A diary of an Irishman who moved to live permanently in Las Palmas Gran Canaria.
Carnival in Las Palmas is a significant event for the population. The Las Palmas Carnival is one of the largest in the world. It lasts for one month, and it usually takes place 40 days before Easter.
The Carnival, of course, has been affected like most events by Covid. Many events took place earlier this year during the regular Carnival dates.
The street Carnival was cancelled as it attracts large crowds. The city decided to stage three days of street carnival in July.
The Grand Parade was as spectacular as ever, but I felt crowds were down on normal years. This could be because many people were on holiday or Carnival feels strange in July.
It is also possible some people are still not comfortable in large crowds due to Covid.
Role on Carnival 2023 on its proper time.
So what is the current covid situation on the Canary Islands? Like most places, the Islands see an increase in Covid rates. The 7th wave is underway.
Currently, the islands only give stats for people over sixty years of age. The incidence rate for these people has been increasing.
Covid cases in hospitals are rising but are nowhere near the numbers of previous waves.
As far as I can tell, there is no appetite for going back to restrictions.
There could be an appetite for more mask use. The Spanish health minister has recommended that people use masks as much as possible.
You only need to wear a mask on public transport and in health settings.
It will be interesting to see if the Carnival will affect numbers in Las Palmas. I was there and will be again unless I am told it is impossible.
It’s time to live again, but each to their own.
So how is the post-Covid recovery going in the Canary Islands in 2022?
We now have numbers for the first five months of 2022.
Tourist accommodation occupancy began the year with an average occupancy of 60% in January for the Canary Islands. This was 21% less than pre-covid Jan 2019.
The islands dropped most Covid restrictions in March. Since then occupancy has been near 2019 levels. April was actually up 2% v April 2019.
If you are wondering why occupancy was higher in March than in April and May, the Canaries tend to be busier in the winter months. May is the quietest month of the year.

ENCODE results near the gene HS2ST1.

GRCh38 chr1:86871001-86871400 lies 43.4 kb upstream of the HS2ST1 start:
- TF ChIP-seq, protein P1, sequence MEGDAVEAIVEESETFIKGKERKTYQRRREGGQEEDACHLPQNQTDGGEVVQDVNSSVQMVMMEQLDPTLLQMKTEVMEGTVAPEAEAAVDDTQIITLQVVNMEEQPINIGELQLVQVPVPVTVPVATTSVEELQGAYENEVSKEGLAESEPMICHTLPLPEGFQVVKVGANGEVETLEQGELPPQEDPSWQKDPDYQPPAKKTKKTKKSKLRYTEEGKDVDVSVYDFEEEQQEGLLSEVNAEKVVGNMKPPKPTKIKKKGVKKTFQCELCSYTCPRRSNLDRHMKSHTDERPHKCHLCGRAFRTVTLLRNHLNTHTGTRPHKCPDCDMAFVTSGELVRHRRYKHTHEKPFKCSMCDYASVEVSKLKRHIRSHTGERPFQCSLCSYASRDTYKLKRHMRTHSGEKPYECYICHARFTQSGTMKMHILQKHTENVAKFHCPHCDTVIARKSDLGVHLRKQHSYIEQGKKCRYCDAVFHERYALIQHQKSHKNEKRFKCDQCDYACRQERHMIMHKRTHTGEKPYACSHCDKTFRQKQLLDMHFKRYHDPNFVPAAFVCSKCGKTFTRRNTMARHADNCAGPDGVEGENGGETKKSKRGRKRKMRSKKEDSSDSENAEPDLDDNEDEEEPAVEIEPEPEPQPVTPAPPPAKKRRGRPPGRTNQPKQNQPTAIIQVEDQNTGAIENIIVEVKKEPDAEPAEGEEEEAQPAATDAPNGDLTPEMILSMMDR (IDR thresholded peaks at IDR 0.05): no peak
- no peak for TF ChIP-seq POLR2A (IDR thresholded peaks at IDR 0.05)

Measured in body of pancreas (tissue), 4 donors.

The average daily price for accommodation is for a hotel room or an apartment. Hotels tend to be more expensive than an apartment.
Prices have risen each month v the same month pre covid 2019. April saw a 25% increase.
Will the islands continue to recover 2019 levels of tourism in 2022?
Inflation and chaos at airports may have an effect. We will wait and see how much, if any.
Earlier this year, the CEO of the recently launched Canarian Airways company said they had had a successful start.
He also stated they would have 120 flights in operation by June 2022.
Today, the only aircraft in the fleet is grounded for maintenance. No restart date has been announced to date.
The project was launched by a group of 14 hoteliers in Tenerife, and La Palma had its base in Tenerife south airport.
The Cabildo de Tenerife gave them its support briefly and then withdrew, citing a lack of reports from the company.
The company has said they are now taking advantage of the stoppage to evaluate how they will rebuild the business.
As someone who has worked in the hotel business, I could not understand why hoteliers were getting involved in the airline business.
The Canaries are well served by all of the low-cost airlines. Could the hotels run an airline more efficiently than Ryanair or Easyjet? I don’t think so.
At least someone in Government in Tenerife had some sense to back off before taxpayers’ money was wasted.
Spain is now just one of four EU countries with some Covid restrictions.
Spain still requires non-EU adults to have either a vaccine. A covid recovery cert or having a negative test.
The restrictions were extended up to the 15th of July. They are expected to be removed, but with the recent rise in covid rates, removal may be postponed.